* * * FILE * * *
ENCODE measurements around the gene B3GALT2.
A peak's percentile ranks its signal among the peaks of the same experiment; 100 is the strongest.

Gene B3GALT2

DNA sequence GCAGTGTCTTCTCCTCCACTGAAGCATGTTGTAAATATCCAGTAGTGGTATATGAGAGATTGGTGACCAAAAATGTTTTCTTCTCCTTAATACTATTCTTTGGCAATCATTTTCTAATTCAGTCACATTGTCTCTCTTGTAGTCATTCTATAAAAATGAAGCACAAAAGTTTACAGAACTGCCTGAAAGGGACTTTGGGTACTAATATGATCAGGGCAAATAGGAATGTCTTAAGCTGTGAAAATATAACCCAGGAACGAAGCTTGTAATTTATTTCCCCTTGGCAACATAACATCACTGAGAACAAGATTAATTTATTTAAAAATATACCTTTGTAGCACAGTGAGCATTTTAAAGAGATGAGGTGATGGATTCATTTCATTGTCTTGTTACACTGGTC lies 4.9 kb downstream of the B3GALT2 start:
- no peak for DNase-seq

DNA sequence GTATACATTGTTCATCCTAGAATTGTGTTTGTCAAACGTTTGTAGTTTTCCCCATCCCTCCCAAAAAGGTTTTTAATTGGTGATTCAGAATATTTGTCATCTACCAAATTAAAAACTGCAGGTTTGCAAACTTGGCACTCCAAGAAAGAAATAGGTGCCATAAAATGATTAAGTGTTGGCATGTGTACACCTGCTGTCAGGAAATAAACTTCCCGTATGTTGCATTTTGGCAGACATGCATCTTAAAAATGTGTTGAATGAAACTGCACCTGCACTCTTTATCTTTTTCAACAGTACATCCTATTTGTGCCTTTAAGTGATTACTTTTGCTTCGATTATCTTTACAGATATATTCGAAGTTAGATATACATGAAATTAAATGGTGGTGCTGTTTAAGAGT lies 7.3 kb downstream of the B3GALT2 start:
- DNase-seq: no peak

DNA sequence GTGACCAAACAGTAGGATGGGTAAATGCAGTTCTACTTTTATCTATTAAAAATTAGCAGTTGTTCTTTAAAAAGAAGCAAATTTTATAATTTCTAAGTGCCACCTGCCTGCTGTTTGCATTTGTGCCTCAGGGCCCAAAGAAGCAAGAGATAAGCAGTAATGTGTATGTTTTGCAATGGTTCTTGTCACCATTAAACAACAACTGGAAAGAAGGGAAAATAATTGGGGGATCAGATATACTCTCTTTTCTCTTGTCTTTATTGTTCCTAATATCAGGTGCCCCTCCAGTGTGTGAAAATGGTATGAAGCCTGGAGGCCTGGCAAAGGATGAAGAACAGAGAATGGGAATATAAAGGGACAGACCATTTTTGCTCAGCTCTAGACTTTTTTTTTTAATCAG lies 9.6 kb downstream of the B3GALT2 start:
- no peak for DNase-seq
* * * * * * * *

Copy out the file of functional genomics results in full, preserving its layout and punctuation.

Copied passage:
ENCODE measurements around the gene B3GALT2.
A peak's percentile ranks its signal among the peaks of the same experiment; 100 is the strongest.

Gene B3GALT2

DNA sequence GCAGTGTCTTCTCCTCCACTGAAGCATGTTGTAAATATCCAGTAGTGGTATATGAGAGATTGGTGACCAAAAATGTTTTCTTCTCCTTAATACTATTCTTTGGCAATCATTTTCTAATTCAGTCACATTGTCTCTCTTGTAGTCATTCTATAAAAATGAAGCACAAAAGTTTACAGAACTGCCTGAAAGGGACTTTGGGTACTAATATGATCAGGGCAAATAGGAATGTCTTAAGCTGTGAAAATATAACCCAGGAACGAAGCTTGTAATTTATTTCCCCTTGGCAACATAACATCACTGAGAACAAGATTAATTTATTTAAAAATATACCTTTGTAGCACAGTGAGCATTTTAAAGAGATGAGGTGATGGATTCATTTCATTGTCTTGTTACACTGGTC lies 4.9 kb downstream of the B3GALT2 start:
- no peak for DNase-seq

DNA sequence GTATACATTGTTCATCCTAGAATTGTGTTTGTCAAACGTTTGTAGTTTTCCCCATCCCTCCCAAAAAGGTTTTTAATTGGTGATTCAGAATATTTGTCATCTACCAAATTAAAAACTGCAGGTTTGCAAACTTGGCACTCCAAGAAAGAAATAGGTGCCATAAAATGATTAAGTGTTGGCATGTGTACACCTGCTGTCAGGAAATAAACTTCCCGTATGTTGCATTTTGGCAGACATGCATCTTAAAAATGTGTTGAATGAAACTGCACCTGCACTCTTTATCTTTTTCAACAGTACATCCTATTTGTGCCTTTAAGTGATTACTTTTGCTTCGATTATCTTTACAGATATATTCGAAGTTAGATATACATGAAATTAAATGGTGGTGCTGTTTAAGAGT lies 7.3 kb downstream of the B3GALT2 start:
- DNase-seq: no peak

DNA sequence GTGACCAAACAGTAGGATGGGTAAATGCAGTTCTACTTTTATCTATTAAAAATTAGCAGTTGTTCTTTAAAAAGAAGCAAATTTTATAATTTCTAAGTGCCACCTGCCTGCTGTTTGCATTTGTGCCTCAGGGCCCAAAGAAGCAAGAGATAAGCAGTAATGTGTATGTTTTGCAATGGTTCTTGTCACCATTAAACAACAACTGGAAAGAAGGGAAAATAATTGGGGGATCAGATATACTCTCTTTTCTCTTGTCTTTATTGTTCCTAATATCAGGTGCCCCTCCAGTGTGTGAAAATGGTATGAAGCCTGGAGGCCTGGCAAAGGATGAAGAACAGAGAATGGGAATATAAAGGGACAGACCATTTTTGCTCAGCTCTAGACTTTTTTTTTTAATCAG lies 9.6 kb downstream of the B3GALT2 start:
- no peak for DNase-seq